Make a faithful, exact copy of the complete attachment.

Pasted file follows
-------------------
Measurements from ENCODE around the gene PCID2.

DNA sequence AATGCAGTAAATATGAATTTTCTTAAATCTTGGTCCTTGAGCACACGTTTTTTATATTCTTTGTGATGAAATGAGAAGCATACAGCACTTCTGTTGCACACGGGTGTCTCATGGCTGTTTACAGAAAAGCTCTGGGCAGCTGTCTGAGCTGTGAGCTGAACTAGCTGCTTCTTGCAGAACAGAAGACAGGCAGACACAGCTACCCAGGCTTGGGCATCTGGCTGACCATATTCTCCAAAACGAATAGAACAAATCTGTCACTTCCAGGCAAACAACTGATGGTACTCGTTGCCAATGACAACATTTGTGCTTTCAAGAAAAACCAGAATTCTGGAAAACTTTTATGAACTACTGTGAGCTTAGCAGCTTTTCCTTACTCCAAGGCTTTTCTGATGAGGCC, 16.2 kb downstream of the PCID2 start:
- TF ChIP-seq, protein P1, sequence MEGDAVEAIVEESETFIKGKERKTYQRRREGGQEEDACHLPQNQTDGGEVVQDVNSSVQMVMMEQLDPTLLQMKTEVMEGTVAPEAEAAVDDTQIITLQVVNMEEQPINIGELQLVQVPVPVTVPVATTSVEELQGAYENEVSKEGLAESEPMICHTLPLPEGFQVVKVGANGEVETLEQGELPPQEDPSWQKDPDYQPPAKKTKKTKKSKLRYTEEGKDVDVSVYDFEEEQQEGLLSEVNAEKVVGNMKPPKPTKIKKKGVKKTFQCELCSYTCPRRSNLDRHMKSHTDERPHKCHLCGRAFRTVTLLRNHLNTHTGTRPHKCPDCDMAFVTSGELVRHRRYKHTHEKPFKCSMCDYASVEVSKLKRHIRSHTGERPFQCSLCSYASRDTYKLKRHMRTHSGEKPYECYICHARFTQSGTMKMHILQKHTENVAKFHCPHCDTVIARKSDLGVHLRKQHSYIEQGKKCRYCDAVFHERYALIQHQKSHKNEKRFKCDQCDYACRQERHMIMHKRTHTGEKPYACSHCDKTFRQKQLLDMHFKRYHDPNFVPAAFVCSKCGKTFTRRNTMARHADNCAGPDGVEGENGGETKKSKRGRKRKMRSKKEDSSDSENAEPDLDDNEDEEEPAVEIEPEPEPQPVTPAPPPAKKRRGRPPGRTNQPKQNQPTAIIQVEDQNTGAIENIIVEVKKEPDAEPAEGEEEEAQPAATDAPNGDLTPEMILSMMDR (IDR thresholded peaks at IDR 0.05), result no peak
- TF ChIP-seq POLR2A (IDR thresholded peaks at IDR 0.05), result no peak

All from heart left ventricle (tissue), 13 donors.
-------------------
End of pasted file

Measurements from ENCODE around the gene PCID2.

DNA sequence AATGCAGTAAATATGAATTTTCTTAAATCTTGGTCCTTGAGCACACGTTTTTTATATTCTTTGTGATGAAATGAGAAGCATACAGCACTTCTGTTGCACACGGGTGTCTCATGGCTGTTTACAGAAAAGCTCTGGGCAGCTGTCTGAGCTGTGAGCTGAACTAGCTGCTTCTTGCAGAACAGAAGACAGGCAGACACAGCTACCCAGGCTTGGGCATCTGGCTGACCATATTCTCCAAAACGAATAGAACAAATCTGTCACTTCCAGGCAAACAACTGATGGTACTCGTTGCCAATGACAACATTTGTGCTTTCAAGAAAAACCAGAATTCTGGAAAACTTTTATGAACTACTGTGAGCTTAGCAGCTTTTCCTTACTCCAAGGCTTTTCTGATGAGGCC, 16.2 kb downstream of the PCID2 start:
- TF ChIP-seq, protein P1, sequence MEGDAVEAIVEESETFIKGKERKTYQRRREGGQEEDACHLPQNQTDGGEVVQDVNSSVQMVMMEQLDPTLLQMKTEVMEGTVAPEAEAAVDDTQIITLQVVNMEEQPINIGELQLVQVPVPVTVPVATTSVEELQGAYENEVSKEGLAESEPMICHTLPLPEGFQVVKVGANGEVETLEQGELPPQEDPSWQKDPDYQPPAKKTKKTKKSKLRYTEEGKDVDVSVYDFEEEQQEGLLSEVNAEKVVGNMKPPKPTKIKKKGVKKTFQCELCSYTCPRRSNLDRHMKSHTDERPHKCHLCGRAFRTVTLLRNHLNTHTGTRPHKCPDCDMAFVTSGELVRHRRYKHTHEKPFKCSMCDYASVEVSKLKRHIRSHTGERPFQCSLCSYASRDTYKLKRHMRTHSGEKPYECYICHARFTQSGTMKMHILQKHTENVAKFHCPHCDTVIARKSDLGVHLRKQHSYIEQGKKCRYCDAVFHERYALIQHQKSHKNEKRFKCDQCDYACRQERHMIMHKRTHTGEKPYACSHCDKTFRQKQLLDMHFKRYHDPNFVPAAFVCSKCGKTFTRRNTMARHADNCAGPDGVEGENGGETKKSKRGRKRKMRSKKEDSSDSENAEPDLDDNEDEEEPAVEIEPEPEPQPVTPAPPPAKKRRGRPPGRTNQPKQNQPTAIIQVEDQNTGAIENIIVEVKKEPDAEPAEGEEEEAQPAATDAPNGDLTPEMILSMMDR (IDR thresholded peaks at IDR 0.05), result no peak
- TF ChIP-seq POLR2A (IDR thresholded peaks at IDR 0.05), result no peak

All from heart left ventricle (tissue), 13 donors.